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Seasonal stratospheric ozone trends over 2000-2018 derived from several merged data sets

What is the seasonal dependence of stratospheric ozone trends in the past decades?

  • 2000-2018 data sets from several merged satellite ozone records are analyzed to obtain linear trends using multiple linear regression (MLR).
  • Fig. 1 shows seasonal ozone trends versus altitude (or pressure) for different latitude bins and three different data records; the GOZCARDS merged ozone data (bottom row results) depend primarily on Aura Microwave Limb Sounder (MLS) data (2004-2018).
  • There is consistency, overall, between trend results from different datasets, with stronger seasonality in the low to mid-stratosphere than in the upper layers, where positive trends are generally obtained.
  • Trends in O3 and temperature (not shown) are positively/negatively correlated in the lower/upper stratosphere, following the variation in O3 lifetime.
  • Seasonal changes in the (Brewer-Dobson) circulation may explain such seasonal trend results, although more detailed model analyses are in order.

This work adds to our understanding of variations and trends in the ozone layer, which protects the Earth from the harmful effects of solar UV radiation.

Figure 1. Seasonal variation of linear trends.

Figure 1. Seasonal variation of linear trends (%/decade) in ozone versus altitude (or pressure) for each of three merged data sets (labeled CCI, SOO, and GOZCARDS from top to bottom rows); trends are calculated over the 2000–2018 time period for three latitude bands (left: 30-60ᴼS, middle: 10ᴼS-10ᴼN, right: 30-60ᴼN).

Technical Description of Figure:

Figure 1. Altitude-season variation of linear trends in ozone for each of three merged data sets calculated over 2000–2018 for three selected latitudinal bands. Data are presented on their natural vertical coordinate: altitude for CCI and SOO and pressure for GOZCARDS. The shading denotes trends that are significant at the 95% level. Note: Besides the 3 merged data sets mentioned here, another merged record was analyzed in this work (the Stratospheric Water and OzOne Satellite Homogenized record, SWOOSH, available at https://data.noaa.gov/dataset/dataset/stratospheric-water-and-ozone-satellite-homogenized-swoosh-data-set), with results quite similar to GOZCARDS results (these 2 merged records use very similar source data sets).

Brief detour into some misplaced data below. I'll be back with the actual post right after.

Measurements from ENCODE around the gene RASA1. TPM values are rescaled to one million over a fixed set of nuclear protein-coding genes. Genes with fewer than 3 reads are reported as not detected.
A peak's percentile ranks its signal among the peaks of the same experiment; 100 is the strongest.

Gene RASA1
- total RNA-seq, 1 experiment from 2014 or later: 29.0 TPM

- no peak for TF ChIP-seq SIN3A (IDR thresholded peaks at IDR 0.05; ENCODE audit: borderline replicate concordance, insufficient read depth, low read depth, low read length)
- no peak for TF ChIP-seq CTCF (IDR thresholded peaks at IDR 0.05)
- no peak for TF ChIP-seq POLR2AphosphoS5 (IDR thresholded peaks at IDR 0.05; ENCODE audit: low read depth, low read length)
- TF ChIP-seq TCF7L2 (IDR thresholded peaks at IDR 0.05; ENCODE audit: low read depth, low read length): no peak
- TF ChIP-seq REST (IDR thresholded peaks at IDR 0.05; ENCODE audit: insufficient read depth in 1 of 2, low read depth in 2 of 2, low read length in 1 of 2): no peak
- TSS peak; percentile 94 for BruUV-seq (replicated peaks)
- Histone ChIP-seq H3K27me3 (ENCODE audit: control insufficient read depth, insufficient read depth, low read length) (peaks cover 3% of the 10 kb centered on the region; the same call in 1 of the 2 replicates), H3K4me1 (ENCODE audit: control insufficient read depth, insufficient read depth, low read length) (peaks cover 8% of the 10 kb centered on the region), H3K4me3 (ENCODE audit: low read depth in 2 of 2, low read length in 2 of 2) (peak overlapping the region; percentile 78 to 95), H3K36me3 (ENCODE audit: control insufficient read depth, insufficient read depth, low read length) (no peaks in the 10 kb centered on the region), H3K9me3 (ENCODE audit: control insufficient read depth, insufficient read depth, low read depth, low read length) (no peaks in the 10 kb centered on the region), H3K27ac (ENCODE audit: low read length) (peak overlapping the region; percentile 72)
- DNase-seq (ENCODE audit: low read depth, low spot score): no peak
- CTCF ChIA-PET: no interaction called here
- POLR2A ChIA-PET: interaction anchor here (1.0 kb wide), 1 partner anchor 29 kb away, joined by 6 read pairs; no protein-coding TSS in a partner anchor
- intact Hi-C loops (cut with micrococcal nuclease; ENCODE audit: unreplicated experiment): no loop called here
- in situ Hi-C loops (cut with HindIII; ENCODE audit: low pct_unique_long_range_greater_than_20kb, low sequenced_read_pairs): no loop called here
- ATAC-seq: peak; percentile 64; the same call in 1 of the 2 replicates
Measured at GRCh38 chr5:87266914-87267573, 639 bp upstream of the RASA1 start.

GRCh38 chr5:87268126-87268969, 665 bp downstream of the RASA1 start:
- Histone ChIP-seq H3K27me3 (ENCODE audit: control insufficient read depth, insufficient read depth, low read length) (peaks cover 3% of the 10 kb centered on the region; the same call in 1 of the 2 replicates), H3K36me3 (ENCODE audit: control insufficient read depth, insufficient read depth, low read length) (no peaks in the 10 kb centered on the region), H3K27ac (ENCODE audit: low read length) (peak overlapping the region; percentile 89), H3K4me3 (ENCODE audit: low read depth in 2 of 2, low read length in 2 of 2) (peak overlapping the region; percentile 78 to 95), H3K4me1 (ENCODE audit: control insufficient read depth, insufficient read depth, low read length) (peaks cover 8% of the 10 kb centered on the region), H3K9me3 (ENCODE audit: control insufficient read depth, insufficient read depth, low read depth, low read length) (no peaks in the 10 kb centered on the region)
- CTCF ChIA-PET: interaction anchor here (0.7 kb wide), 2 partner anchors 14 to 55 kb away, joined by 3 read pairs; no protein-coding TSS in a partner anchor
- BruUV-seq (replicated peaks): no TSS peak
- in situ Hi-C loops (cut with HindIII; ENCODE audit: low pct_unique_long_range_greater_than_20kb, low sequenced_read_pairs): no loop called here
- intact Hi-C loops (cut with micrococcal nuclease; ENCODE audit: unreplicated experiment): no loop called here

Scientific significance, societal relevance, and relationships to future missions:

This work is significant for our improved understanding of the variations and trends in stratospheric ozone, which protects the Earth from the harmful effects of solar UV radiation. In terms of future satellite data, there are very few confirmed plans for future missions, such as MLS, with a focus on daily global vertically-resolved composition measurements from the upper troposphere to the upper mesosphere.

Data Sources:

The long-term ozone data records used in this work were produced through various combinations of international satellite instrument data merged onto a homogeneous vertical/temporal grid (typically zonal monthly mean abundance data versus pressure or altitude), including data from SAGE (Stratospheric Aerosol and Gases Experiments) and Aura MLS (Microwave Limb Sounder; see https://disc.gsfc.nasa.gov/datasets?keywords=MLS&page=1), as well as from OSIRIS (Optical Spectrograph and InfraRed Imaging System), OMPS (Ozone Monitor Profiling Suite), and other instruments. The CCI (or SAGE-CCI-OMPS) merged data set is available from the European Space Agency (ESA) Climate Change Initiative (CCI) website (https://climate.esa.int/en/projects/ozone/). The SAGEII-OSIRIS-OMPS (SOO) data set is available from the University of Saskatchewan ftp site. GOZCARDS (Global OZone Chemistry And Related trace gas Data records for the Stratosphere) ozone data (version 2.20) are available by contacting Lucien Froidevaux at JPL; this data version will be updated on the public Goddard Earth Sciences Data and Information Services Center (GES DISC), where version 1 GOZCARDS data reside.

References: Szelag, Monika E., Viktoria F. Sofieva, Doug Degenstein, Chris Roth, Sean Davis, and Lucien Froidevaux, Seasonal stratospheric ozone trends over 2000-2018 derived from several merged data sets, Atmos. Chem. Phys., 20, 7035–7047, https://doi.org/10.5194/acp-20-7035-2020, 2020.


01.2021